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Economy in Brief

EMU Trade Trends Give Us Pause
by Robert Brusca  June 13, 2014

The current account surplus in the European Monetary Union increased slightly in April as imports fell more sharply than exports, which also fell.

The recent report on EMU industrial production showed that the European Union is making progress and seems to be in good shape. But now, another report, on this month's trade situation, sends the opposite signal. The trade report for the euro area in April raises many more questions than providing any reassurance.

Exports are now falling for two months in a row. Imports are also down for two months in a row and imports have fallen more sharply. Export and import trends show that exports are gradually accelerating from a 12-month growth rate of -0.3% to a six-month growth rate of 1.6% to three-month growth rate of 2.4%. Export growth at 2.4% is weak but showing steady progress.

That's more than you can say for imports. Imports are falling at a 3.5% annual rate over three months. That's worse than its 1.9% annual rate drop over six months and worse than its 1% drop over 12 months. Imports are dropping at progressively faster rates. Imports do not decline like this when an economy is growing unless its growth is exceptionally weak. However, for a short time, exports and imports can react somewhat differently from underlying fundamental economic activity - but not for long. And sharp drops in imports are not likely except in exceptional circumstances. Imports can have separate cycles form domestic activity because of special trade interruptions or because of changes in inventory behavior. Exports, of course, are totally different from the domestic economy since exports are a product of a country/region's competitiveness and of the growth in the overseas markets to which the exports are being sent. Exports are more closely linked to foreign growth.

The biggest persistent declines in imports are from raw materials. That could reflect lesser domestic demand, because of weaker output or because stockpiles are satisfactory. On the export side, raw materials are also week. And so apart from demand issues when both exports and imports show the same weakness in raw materials, it could be prices that are creating this weakness in these flows.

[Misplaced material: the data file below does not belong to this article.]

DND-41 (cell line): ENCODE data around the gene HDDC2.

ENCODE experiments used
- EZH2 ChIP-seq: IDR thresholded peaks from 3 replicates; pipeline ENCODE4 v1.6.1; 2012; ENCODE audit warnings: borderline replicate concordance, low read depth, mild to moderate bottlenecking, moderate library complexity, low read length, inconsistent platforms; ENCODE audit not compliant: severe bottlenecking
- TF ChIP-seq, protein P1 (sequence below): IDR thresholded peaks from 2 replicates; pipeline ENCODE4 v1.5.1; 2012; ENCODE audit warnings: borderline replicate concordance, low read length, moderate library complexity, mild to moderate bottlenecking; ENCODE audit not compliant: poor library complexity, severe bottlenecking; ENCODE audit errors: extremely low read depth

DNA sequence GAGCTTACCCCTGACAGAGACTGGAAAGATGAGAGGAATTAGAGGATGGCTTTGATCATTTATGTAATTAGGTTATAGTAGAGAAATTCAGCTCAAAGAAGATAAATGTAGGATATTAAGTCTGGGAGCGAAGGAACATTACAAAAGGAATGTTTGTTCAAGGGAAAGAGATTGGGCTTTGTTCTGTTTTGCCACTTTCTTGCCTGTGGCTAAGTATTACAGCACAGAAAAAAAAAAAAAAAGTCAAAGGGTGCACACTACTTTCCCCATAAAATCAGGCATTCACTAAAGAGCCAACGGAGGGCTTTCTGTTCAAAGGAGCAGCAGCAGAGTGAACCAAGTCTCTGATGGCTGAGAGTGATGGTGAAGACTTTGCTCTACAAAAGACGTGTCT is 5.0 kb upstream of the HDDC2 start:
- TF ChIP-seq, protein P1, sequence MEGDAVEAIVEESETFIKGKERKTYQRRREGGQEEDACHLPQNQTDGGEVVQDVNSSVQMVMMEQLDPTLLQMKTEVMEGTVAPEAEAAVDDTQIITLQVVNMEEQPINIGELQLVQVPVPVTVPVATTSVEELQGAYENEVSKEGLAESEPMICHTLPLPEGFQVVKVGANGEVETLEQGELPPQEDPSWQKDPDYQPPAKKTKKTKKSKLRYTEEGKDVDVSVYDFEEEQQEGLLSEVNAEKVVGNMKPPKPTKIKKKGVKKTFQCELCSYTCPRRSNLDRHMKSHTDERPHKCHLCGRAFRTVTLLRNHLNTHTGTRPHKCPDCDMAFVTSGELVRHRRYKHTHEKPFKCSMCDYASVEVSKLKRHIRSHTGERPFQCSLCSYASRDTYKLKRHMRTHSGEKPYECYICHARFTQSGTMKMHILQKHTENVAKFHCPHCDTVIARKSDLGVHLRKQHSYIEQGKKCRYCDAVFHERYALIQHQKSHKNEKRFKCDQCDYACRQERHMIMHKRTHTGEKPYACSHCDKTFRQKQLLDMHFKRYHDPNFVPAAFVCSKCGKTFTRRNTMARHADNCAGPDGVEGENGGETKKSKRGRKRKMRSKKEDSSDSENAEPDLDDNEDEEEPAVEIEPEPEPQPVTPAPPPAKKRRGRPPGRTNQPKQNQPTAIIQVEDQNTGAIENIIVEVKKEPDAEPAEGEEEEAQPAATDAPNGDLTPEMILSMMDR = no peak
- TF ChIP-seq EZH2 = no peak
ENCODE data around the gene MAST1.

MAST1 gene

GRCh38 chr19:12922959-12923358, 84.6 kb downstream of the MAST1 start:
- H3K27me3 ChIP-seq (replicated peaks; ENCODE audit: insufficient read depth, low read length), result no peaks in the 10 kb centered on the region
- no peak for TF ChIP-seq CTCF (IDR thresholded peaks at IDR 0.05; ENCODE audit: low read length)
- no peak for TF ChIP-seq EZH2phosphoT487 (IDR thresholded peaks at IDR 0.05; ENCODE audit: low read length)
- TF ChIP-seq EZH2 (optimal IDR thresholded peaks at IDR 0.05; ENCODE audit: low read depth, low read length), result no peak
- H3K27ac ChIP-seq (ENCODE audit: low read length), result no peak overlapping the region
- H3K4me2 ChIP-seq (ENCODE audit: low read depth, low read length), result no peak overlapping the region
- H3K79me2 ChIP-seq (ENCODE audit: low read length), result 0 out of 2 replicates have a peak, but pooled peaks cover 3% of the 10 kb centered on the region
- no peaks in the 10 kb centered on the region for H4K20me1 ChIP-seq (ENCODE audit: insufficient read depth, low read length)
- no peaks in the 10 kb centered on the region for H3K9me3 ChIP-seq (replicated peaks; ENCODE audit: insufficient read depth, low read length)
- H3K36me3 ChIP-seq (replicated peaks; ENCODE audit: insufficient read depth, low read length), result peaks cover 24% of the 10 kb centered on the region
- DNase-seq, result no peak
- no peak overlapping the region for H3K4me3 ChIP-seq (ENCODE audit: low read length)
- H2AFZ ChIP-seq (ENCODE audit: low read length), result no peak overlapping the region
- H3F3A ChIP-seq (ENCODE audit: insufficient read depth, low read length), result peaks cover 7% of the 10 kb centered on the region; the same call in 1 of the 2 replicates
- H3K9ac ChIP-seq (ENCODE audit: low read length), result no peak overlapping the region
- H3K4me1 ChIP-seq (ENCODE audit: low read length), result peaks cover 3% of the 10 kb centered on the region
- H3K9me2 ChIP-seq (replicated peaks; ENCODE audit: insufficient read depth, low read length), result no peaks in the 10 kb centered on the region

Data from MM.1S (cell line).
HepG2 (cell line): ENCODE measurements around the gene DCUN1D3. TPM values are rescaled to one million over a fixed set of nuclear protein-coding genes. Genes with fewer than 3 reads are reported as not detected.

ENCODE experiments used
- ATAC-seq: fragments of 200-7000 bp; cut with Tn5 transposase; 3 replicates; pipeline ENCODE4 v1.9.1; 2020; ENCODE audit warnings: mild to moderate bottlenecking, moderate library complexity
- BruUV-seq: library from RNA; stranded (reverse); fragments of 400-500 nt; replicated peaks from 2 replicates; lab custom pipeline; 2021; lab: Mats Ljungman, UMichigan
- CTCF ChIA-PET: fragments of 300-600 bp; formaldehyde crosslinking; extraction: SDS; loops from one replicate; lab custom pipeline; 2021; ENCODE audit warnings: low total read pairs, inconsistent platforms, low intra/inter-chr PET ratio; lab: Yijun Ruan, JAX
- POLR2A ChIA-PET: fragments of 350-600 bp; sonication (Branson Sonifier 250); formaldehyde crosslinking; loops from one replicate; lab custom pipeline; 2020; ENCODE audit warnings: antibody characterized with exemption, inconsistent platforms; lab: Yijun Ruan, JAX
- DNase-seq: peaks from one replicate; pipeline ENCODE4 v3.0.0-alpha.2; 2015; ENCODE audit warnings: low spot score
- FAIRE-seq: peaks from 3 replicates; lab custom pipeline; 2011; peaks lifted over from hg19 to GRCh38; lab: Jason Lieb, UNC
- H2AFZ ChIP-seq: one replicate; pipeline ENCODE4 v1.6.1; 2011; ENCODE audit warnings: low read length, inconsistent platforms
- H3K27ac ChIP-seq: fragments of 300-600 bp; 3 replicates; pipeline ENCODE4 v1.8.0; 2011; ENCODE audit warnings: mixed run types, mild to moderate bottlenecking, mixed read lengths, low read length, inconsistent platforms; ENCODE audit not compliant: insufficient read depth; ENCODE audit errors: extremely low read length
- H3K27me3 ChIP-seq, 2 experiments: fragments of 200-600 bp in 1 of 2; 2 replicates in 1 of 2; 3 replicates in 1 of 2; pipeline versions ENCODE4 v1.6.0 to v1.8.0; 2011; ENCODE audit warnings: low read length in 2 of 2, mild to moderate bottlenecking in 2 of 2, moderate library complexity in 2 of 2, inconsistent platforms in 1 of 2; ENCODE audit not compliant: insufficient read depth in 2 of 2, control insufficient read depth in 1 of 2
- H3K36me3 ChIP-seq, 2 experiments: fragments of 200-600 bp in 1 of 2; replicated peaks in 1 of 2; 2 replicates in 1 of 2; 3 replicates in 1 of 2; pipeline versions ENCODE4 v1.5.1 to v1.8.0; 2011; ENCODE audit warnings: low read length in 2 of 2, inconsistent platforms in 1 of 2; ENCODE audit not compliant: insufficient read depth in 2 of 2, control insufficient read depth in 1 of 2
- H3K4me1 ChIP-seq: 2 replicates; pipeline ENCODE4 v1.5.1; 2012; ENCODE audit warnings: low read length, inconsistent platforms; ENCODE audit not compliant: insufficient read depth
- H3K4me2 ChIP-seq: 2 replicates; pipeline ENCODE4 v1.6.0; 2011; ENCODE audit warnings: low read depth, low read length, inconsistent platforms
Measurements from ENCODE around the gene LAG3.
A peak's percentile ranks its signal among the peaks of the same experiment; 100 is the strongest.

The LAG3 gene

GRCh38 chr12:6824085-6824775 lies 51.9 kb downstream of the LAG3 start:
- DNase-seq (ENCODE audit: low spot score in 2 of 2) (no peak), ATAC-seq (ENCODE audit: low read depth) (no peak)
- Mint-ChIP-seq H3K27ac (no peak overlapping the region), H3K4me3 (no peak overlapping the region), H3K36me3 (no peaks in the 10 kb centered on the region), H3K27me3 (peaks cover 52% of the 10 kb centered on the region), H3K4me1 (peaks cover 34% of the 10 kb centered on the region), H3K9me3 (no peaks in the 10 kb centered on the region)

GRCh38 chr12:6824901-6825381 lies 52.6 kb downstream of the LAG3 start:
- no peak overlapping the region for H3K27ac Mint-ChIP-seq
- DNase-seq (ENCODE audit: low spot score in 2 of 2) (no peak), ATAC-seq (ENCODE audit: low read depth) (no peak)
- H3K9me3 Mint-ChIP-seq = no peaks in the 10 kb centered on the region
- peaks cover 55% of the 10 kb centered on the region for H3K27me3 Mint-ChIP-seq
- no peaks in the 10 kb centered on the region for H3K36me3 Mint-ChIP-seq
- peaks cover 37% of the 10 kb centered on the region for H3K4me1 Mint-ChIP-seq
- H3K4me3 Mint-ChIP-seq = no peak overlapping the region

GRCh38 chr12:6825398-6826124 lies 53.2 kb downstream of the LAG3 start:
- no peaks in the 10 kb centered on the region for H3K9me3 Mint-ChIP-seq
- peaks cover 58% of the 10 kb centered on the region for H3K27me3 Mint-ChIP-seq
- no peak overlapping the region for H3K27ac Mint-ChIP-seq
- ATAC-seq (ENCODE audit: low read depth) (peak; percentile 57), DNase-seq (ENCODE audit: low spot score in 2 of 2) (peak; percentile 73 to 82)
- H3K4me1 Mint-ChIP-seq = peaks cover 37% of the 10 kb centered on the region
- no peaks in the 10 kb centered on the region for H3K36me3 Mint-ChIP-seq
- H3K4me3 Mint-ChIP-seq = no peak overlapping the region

Turning to manufacturing exports and imports, we see a slightly more reassuring pattern. For exports year-over-year growth rate is 1.1% and it is nearly the same at 1% over six months, then exports jump to a 5.7% annual rate over the most recent three months. Manufacturing imports show the biggest change from overall trends. The 12-month growth rate of 1.8% goes up to 2.4% over six months and a 2.8% over three months. It appears that manufacturing imports are behaving as you'd expect if the euro area were still growing and healthy.

There is weakness, however, in the nonmanufacturing sector for both exports and imports. Nonmanufacturing exports are lower by 5.8% over 12 months, up at a 4.3% annualized rate over six months and down at a 10.7% pace over three months. For imports is just grim weakness for nonmanufacturing goods: the growth rate starts at -5.7% over 12 months, drops to -8.9% over six months and plunges to a 13.6% rate of decline over three months.

Even though there is what appears to be solid growth in manufacturing imports, the pronounced weakness and nonmanufacturing goods is off-putting.

In the bottom half the table, we look at exports and imports for Germany, France and the UK and we look at export and import trends. For the Netherlands, Finland, and Portugal, we look at exports alone. These figures again are mostly reassuring, at least on exports. German exports are higher in April as are exports from the Netherlands, Finland and Portugal. However, over three months, German exports are declining as our French exports and Finnish exports with only the Netherlands and Portugal showing increases. The imports of Germany and France show weakness over three months with German imports falling at a 2.8% annual rate and French imports falling at an outsized 17.2% annual rate. The UK, a member of the EU but not of the EMU, shows declines in exports and imports in May, but over three months it shows a small 0.9% gain in exports as imports are falling at a 12% annual rate.

These trade results for Europe are somewhat of a mystery as we see that manufacturing trade seems to progressing in just fine, but overall trade shows a lot of weakness stemming from the nonmanufacturing portion of the economy. That weakness seems to be too abrupt to be explained by issues with commodity prices, or specifically oil prices. Nonetheless, that weakness is there. Other measures of the EMU's health, such as the recent industrial production report and the PMI gauges issued by Markit, continue to show relatively good growth for the Union as a whole. However, this trade report makes us want to look at European data with renewed scrutiny. Something isn't right.

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